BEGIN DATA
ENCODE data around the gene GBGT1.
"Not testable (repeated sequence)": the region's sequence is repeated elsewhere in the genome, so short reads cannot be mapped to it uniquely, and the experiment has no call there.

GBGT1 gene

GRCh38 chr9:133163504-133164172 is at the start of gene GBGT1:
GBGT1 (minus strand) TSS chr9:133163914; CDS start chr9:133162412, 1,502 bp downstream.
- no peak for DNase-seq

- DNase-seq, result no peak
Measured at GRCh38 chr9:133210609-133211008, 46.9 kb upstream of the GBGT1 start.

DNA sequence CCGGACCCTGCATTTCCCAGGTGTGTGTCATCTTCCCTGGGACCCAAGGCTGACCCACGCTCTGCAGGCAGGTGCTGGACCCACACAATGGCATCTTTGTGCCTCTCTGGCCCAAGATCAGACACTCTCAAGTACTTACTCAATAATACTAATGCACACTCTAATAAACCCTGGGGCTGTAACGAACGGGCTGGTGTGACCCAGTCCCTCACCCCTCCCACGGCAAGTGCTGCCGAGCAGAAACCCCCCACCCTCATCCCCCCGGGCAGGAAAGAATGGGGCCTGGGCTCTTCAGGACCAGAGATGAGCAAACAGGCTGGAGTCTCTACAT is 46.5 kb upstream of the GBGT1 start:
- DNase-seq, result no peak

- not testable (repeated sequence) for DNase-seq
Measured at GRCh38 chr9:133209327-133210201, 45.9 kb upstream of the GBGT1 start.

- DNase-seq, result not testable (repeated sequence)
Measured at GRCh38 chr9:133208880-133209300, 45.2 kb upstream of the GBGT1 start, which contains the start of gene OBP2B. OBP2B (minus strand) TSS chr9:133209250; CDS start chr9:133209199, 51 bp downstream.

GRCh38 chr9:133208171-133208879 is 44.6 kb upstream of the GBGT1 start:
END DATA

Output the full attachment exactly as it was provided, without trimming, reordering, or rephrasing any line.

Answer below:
ENCODE data around the gene GBGT1.
"Not testable (repeated sequence)": the region's sequence is repeated elsewhere in the genome, so short reads cannot be mapped to it uniquely, and the experiment has no call there.

GBGT1 gene

GRCh38 chr9:133163504-133164172 is at the start of gene GBGT1:
GBGT1 (minus strand) TSS chr9:133163914; CDS start chr9:133162412, 1,502 bp downstream.
- no peak for DNase-seq

- DNase-seq, result no peak
Measured at GRCh38 chr9:133210609-133211008, 46.9 kb upstream of the GBGT1 start.

DNA sequence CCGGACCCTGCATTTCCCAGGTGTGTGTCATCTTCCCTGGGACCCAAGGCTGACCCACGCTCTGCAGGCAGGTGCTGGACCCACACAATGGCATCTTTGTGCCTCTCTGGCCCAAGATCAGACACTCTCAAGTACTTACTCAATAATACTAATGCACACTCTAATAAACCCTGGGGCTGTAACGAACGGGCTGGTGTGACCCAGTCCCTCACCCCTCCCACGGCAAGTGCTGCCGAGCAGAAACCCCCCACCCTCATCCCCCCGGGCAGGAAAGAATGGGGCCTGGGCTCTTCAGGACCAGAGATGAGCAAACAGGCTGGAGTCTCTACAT is 46.5 kb upstream of the GBGT1 start:
- DNase-seq, result no peak

- not testable (repeated sequence) for DNase-seq
Measured at GRCh38 chr9:133209327-133210201, 45.9 kb upstream of the GBGT1 start.

- DNase-seq, result not testable (repeated sequence)
Measured at GRCh38 chr9:133208880-133209300, 45.2 kb upstream of the GBGT1 start, which contains the start of gene OBP2B. OBP2B (minus strand) TSS chr9:133209250; CDS start chr9:133209199, 51 bp downstream.

GRCh38 chr9:133208171-133208879 is 44.6 kb upstream of the GBGT1 start: